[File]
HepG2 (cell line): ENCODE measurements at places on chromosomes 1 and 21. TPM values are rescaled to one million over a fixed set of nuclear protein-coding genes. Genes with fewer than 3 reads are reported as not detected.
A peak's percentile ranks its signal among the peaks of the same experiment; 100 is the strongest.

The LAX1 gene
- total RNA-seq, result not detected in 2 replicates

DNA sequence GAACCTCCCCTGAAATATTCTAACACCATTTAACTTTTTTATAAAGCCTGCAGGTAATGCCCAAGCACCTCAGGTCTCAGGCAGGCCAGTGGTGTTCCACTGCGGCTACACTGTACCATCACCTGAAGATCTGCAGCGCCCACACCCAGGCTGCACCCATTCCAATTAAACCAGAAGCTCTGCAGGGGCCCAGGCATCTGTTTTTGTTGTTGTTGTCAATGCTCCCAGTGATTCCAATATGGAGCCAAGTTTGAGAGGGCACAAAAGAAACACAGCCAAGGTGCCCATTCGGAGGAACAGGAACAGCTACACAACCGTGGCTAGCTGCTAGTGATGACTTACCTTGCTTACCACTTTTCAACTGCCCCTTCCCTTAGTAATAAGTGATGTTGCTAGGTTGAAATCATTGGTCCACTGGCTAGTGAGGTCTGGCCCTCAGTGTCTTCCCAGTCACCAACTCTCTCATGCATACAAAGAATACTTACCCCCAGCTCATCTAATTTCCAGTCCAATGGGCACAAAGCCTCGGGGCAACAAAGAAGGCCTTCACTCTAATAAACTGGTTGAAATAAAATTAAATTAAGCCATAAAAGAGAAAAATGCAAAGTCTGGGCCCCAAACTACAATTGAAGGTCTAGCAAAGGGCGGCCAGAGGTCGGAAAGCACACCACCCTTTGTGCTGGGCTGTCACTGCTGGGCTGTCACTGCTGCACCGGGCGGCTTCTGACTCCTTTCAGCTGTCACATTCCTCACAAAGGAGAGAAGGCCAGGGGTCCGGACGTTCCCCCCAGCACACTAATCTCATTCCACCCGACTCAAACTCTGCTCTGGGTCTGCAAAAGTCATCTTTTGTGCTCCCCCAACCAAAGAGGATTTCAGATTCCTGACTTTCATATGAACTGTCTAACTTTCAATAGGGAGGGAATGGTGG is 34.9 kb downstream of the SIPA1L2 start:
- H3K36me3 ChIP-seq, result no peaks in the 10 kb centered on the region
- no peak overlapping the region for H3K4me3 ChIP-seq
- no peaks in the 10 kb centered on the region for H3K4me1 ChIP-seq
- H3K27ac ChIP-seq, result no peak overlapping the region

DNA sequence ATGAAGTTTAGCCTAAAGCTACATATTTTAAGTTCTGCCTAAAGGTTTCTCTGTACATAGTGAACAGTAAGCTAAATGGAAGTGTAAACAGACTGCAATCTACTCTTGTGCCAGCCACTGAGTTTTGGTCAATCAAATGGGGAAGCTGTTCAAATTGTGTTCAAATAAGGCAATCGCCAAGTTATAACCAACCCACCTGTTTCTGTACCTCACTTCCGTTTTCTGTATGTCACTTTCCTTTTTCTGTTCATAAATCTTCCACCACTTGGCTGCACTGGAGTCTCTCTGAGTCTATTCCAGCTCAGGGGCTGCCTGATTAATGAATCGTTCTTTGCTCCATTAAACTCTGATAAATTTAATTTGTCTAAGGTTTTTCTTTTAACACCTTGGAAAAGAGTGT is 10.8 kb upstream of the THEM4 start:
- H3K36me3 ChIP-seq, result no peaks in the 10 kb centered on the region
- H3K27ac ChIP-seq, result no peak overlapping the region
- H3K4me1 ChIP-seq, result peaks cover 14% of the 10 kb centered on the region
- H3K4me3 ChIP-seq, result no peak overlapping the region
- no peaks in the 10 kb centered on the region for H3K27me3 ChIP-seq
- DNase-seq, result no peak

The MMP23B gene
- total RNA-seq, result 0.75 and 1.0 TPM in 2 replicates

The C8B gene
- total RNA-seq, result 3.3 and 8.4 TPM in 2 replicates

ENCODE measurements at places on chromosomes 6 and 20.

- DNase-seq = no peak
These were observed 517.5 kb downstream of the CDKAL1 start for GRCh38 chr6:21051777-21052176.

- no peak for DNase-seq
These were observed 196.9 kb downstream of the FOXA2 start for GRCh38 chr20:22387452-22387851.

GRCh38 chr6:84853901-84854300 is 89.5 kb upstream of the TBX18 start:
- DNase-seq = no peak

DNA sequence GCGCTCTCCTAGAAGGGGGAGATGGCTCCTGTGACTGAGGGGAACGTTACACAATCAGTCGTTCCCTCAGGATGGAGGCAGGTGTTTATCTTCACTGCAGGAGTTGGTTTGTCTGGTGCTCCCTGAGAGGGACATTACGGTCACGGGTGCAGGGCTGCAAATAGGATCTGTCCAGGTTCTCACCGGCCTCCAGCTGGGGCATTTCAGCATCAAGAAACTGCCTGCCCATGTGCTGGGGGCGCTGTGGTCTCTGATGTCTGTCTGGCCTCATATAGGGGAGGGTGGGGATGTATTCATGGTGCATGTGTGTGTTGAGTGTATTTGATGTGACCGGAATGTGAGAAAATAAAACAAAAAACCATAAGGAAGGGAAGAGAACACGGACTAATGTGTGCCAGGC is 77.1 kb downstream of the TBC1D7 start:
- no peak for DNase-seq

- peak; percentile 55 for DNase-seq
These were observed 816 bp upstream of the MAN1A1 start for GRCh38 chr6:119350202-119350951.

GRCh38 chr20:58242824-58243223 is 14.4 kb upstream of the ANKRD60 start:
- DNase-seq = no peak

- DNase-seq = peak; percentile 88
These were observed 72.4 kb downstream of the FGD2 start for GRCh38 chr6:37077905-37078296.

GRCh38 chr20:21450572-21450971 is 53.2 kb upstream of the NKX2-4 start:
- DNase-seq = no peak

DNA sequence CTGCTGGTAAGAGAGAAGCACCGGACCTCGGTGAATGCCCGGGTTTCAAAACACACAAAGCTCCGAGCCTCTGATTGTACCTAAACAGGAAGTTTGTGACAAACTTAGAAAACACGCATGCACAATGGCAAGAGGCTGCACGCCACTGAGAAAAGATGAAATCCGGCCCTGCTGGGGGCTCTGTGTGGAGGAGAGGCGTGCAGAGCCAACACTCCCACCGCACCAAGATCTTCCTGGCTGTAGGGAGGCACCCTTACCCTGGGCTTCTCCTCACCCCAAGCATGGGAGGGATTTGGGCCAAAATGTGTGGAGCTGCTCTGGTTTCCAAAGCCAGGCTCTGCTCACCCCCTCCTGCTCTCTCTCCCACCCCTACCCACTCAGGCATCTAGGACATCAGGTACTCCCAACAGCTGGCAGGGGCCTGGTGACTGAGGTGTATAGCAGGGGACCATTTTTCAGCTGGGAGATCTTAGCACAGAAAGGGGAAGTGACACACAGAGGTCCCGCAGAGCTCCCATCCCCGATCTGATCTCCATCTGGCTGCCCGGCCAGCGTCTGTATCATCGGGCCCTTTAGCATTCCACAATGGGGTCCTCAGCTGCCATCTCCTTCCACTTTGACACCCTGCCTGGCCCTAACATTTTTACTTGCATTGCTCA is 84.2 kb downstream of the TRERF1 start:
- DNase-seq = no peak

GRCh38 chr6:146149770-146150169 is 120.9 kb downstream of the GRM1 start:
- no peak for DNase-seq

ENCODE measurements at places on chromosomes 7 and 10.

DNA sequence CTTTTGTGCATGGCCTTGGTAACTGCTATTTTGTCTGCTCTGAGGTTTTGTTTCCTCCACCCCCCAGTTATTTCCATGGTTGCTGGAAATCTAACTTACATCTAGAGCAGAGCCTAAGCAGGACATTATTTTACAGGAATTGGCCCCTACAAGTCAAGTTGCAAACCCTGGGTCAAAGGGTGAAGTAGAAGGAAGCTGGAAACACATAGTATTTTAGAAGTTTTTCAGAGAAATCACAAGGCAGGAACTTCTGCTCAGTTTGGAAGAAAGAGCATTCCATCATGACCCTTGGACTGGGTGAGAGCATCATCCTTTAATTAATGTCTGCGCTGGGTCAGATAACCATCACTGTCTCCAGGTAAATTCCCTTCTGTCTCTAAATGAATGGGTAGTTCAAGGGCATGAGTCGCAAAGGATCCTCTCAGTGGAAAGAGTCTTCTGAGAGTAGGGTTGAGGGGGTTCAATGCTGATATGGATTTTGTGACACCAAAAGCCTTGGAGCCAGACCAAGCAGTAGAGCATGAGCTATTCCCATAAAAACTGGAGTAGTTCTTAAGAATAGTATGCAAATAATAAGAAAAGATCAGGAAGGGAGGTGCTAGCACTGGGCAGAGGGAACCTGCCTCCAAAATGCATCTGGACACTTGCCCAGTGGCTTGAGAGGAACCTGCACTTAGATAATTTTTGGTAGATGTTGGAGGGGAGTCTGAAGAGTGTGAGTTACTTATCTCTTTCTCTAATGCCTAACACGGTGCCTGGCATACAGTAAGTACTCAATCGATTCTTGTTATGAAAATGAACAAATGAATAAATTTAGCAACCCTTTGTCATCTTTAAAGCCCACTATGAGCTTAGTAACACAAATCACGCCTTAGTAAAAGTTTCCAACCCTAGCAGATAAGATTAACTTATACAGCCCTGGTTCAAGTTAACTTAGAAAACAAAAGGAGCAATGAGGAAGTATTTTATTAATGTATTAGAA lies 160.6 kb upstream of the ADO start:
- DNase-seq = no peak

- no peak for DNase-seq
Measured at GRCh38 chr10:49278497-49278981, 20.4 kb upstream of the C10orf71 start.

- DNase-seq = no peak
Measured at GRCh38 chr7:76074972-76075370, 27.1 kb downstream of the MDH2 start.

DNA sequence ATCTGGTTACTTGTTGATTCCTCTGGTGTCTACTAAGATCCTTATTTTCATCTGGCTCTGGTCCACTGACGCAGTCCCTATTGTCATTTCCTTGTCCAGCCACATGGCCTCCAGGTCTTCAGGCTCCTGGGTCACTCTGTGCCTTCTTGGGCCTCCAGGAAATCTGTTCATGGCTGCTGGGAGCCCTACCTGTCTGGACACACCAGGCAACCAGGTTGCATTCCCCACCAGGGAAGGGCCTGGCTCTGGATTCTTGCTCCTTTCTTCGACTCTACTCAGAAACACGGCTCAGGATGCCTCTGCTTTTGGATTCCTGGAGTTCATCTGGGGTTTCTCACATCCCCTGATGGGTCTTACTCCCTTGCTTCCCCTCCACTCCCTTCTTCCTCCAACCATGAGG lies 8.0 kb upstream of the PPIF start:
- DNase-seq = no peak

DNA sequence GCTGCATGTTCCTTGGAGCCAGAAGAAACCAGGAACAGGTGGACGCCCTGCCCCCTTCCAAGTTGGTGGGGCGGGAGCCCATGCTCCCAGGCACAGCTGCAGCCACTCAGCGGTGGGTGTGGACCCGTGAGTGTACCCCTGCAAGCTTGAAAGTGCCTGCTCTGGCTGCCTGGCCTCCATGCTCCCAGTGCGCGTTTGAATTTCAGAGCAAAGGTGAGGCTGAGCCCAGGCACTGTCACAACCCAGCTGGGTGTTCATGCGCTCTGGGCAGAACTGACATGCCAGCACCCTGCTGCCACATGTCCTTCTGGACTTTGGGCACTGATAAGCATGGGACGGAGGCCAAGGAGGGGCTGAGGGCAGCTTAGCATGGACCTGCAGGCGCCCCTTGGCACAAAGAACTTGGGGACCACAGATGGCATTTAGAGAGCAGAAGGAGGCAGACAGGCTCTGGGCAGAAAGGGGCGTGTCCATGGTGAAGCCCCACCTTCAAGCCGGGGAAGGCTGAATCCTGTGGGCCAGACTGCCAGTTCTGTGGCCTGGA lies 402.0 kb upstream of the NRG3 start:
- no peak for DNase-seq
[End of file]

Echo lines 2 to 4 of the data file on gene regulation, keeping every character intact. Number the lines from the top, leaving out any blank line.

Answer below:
A peak's percentile ranks its signal among the peaks of the same experiment; 100 is the strongest.

The LAX1 gene
- total RNA-seq, result not detected in 2 replicates